One-off ocean nitrogen fertilization as carbon dioxide removal strategy?

Exploring its long-term carbon sequestration potential

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To limit global warming to 2 °C or below, the IPCC emphasizes the need for large-scale carbon dioxide removal (CDR) alongside emissions reductions. There is a growing recognition of ocean-based CDR techniques and expanded research is needed. This thesis investigated the long-term (>100 years) carbon sequestration potential of enhancing the biological carbon pump by ocean nitrogen fertilization, a research domain which so far has received little attention. The objective was to make an initial rough quantification of the (cumulative) CDR potential of one-off ocean nitrogen fertilization achieved within 5 years after the fertilization, to evaluate its potential as a global CDR technique and for commercial implementation.
An idealized one-dimensional vertical (1DV) model framework, coupling a marine ecosystem model with a vertical eddy diffusion physical model, was established to simulate ocean nitrogen fertilization, incorporating essential processes of ocean productivity and the biological carbon pump. Half of the ocean was excluded from the framework since these regions are incompatible with 1DV modelling. Additionally, regions where nitrogen is not the first limiting nutrient were excluded. Various fertilization simulations were performed in which the nitrogen limitation in the mixed layer of the remaining ocean areas was replenished by a one-off addition. Long-term carbon sequestration resulting from fertilization was assessed by comparing these simulations with baseline simulations of the biological carbon pump. An aggregated global outcome, forming the basis for feasibility assessment, was derived by averaging over simulations, while excluding hexagons with low sequestration efficiency as they contribute insignificantly to CDR.
In principle, the one-off nitrogen fertilization shows an effective carbon sequestration efficiency (2.95 kg CO2 per kg N). However, the high and challenging-to-reduce carbon footprint of current urea production, coupled with challenges in collecting manure and the priority of utilising it in agriculture rather than directing it for carbon removal, leads to a low overall global carbon sequestration potential. Nevertheless, it is demonstrated that implementing one-off nitrogen fertilization at a location with high sequestration efficiency using manure can be commercially viable. The cost per net tonne of CO2 sequestered is lower than the current market price of a carbon credit, considering the transportation is conducted with vessels that would have navigated the route regardless.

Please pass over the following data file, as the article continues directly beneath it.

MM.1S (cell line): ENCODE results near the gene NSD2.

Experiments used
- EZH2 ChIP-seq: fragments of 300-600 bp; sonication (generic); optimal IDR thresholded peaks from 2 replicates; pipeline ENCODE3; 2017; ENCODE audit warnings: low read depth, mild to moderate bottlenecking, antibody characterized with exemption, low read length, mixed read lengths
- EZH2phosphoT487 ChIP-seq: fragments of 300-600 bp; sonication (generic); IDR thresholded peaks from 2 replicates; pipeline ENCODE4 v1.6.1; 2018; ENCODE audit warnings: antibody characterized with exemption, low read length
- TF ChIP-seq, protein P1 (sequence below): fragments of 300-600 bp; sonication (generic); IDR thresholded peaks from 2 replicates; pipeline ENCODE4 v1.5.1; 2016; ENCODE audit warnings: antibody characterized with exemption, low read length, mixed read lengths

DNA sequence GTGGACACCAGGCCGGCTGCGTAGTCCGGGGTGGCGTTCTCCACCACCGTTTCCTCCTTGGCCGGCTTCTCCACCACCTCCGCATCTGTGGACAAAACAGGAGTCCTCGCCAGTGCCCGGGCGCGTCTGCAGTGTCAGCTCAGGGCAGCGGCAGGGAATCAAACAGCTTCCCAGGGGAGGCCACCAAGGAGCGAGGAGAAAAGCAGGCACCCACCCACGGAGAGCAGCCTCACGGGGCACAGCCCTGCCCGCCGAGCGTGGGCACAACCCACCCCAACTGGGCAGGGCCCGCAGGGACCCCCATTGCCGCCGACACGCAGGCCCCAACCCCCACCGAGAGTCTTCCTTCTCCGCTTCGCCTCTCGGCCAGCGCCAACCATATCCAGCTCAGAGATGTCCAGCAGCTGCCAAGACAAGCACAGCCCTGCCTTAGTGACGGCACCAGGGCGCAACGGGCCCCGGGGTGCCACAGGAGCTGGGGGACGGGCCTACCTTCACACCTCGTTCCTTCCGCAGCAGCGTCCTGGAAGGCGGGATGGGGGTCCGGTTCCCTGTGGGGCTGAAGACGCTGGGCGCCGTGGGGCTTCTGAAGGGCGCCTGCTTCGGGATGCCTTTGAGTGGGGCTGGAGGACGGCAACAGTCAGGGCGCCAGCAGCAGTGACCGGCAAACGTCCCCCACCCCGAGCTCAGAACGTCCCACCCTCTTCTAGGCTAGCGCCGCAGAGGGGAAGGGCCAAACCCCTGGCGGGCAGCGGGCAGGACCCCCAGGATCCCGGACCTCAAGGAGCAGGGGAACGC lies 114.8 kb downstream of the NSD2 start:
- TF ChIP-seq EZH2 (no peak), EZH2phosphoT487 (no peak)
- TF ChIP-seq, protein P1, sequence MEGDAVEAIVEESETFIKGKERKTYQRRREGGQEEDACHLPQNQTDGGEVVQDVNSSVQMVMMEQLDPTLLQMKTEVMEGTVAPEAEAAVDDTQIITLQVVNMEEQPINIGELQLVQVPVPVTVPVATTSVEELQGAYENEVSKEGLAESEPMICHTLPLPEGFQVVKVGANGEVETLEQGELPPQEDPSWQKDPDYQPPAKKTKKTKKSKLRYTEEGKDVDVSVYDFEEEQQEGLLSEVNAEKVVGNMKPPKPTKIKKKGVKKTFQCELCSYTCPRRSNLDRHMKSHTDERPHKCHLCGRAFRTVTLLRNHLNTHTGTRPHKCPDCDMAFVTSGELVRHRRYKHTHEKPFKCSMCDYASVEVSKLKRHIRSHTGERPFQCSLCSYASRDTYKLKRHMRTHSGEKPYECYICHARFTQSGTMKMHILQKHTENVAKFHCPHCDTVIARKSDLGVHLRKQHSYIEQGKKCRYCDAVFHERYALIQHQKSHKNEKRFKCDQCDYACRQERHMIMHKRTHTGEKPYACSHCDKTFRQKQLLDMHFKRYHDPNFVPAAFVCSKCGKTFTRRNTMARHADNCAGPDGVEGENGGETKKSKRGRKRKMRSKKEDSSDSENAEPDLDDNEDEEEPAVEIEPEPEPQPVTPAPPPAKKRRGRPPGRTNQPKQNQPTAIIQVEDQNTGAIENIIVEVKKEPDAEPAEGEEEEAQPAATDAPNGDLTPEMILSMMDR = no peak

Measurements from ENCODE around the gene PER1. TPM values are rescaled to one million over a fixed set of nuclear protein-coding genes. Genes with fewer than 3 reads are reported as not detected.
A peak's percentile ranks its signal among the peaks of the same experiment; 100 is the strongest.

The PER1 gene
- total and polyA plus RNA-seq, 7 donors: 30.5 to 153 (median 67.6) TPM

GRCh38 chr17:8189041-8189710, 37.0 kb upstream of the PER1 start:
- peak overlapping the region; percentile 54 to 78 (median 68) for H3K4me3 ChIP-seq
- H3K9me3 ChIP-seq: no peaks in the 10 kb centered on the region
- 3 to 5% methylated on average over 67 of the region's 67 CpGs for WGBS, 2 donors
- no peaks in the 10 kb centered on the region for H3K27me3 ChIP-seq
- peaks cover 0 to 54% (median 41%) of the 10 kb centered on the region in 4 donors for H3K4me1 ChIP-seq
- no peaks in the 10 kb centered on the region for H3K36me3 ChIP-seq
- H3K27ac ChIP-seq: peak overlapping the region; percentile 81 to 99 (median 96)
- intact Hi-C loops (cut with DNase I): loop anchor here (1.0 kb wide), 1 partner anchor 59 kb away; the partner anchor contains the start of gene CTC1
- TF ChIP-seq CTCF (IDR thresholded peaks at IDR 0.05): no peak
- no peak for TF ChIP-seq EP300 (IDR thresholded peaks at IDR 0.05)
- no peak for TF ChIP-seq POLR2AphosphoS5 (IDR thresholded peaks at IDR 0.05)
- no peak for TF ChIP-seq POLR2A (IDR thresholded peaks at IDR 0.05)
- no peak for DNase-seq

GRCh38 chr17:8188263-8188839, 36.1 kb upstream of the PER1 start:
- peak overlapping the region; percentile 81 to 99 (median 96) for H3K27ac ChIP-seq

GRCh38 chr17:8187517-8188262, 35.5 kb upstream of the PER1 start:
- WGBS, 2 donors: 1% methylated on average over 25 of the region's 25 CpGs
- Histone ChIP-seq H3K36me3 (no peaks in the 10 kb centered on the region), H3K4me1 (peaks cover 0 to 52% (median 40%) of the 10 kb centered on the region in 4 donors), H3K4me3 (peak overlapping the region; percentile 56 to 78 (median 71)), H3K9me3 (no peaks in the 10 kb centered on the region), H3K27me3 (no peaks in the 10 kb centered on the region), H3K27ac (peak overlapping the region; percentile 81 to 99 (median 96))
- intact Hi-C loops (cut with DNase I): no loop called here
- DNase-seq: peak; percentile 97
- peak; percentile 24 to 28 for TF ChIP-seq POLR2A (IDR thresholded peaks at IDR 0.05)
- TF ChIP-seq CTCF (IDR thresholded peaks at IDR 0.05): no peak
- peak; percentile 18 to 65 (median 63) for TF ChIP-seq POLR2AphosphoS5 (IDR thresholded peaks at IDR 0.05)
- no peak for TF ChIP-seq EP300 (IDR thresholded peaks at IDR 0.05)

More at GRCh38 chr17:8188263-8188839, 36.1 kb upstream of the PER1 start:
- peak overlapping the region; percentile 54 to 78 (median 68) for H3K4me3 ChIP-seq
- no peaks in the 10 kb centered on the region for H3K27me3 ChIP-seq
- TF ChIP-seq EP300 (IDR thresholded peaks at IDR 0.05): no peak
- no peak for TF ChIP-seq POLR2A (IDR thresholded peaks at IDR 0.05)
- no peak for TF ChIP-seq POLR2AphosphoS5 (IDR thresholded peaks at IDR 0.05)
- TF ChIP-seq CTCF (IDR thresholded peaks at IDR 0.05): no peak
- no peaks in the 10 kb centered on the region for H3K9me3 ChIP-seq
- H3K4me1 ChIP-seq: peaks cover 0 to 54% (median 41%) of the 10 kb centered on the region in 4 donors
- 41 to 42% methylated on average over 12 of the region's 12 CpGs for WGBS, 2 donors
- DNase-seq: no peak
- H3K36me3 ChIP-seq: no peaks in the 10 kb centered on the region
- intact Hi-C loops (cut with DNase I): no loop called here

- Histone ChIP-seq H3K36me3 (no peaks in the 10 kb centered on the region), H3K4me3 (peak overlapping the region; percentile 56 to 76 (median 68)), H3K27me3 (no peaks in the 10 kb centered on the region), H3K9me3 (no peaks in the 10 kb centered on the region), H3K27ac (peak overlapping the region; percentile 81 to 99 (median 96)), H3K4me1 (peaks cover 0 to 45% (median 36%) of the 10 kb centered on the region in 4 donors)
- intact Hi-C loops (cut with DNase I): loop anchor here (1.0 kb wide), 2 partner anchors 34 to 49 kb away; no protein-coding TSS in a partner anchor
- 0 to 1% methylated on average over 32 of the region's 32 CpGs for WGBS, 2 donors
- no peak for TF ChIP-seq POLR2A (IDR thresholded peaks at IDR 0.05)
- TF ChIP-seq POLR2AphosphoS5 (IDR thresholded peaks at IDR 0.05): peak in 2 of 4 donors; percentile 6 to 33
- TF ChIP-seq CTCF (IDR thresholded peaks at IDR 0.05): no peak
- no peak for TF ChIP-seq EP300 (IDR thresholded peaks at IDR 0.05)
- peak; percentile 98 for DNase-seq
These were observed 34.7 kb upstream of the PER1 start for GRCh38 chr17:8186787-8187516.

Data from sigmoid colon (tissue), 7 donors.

Based on the findings of this study, it is concluded that nitrogen fertilization has very limited potential to serve as a large-scale global carbon dioxide removal strategy, but can be effectively employed on company-level using surplus manure without agricultural purpose. The initial quantification, despite inherent limitations such as the use of a 1DV modelling approach, serves as a valuable addition to the scarcity of research in the domain of ocean nitrogen fertilization. Further more detailed research into strategic nitrogen fertilization for company-level CDR is justified, with this study providing valuable guidance on optimal research locations.